As far as I’m concerned, Krasskova’s other points have little to no place in a polytheistic value set (in the strictest sense). Nothing within my polytheistic religion states that you must worship your ancestors. Some ancestors aren’t worth venerating. Some of us don’t have ancestors to venerate. Some of us simply don’t have the ability to connect with the dead. And I personally find more benefit in veneration of land spirits and astral family over my physical family lineage. Nothing within the code of “ma’at” (you know, the core point of Kemeticism) tells me that I have to venerate my ancestors. Nor does it mention that I need to be pious (good luck defining piety. Even Krasskova has admitted that its not something she can really dictate, and yet she attempts to time and time again). Nor does my religion state what I should or shouldn’t wear and whether I should be allowed to “squander” my sexuality (and why aren’t men and non-binary folks mentioned in the squandering of sexuality?).
And don’t even get me started on courage- one of my main gods is known for being a passive deity who doesn’t even stand up for himself.
I suppose what I’m trying to get at is simply this: values and morals are a personal thing. You can’t dictate morals across such a wide spectrum, especially such a loose-knit spectrum as the “polytheist” community is. You can’t. You simply can’t (and you shouldn’t).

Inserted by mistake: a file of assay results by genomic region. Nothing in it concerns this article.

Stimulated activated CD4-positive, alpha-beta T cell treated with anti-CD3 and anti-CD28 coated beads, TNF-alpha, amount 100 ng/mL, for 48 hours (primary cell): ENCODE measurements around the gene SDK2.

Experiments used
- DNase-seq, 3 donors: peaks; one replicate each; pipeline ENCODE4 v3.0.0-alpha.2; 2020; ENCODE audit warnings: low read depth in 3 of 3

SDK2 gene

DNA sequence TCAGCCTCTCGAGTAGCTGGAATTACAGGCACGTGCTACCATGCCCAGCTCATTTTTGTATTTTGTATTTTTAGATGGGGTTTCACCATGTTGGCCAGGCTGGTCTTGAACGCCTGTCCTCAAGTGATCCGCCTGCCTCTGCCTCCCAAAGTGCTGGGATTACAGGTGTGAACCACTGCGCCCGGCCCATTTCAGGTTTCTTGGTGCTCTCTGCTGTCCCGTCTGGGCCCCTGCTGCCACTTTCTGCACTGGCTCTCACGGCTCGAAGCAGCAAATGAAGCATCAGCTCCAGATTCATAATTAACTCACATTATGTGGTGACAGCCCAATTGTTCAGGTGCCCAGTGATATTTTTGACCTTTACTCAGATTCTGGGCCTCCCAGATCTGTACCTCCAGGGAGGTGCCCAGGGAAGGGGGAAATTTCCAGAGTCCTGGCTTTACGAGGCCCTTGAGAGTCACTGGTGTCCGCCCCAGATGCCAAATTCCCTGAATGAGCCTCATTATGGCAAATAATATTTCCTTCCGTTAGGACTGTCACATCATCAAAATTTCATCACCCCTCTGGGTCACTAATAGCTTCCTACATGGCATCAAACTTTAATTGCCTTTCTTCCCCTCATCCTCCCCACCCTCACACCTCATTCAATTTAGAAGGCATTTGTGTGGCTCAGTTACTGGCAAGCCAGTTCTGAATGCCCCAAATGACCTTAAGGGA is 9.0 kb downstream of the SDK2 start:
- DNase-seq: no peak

Even if there is some universal external moral/ethical standard, we simply cannot know it. We can only guess at it and hope we’re close to being correct. It’s not something you can force down other people’s throats.
One of the reasons that “ma’at” is such a hard term to define is because it’s different for each person. We can water it down into balance, justice and truth- but what each of those things entails will be different depending on the circumstances and the people/gods/entities involved in the situation. The same goes for values. As I once stated in my post about being Devout, there is no right or wrong way to do this and there is no good way to make rules that encompass everyone in every situation.
But since there is such a desire by Krasskova to put generalized statements over all polytheists at once, allow me to suggest one of the most important values that any boat paddling Kemetic can have for her to consider: Don’t be a dick.
I think that should probably be the number one value for anyone at this point.
Do not be haughty because of your knowledge,
But take counsel / with the unlearned man as well as with the learned,
For no one has ever attained perfection of competence,
And there is no craftsman who has acquired (full) mastery.
Good advice is rarer than emeralds,
But yet it may be found even among women at the grindstones
(Maxims of Ptahhotep, translation from Literature of AE by Simpson)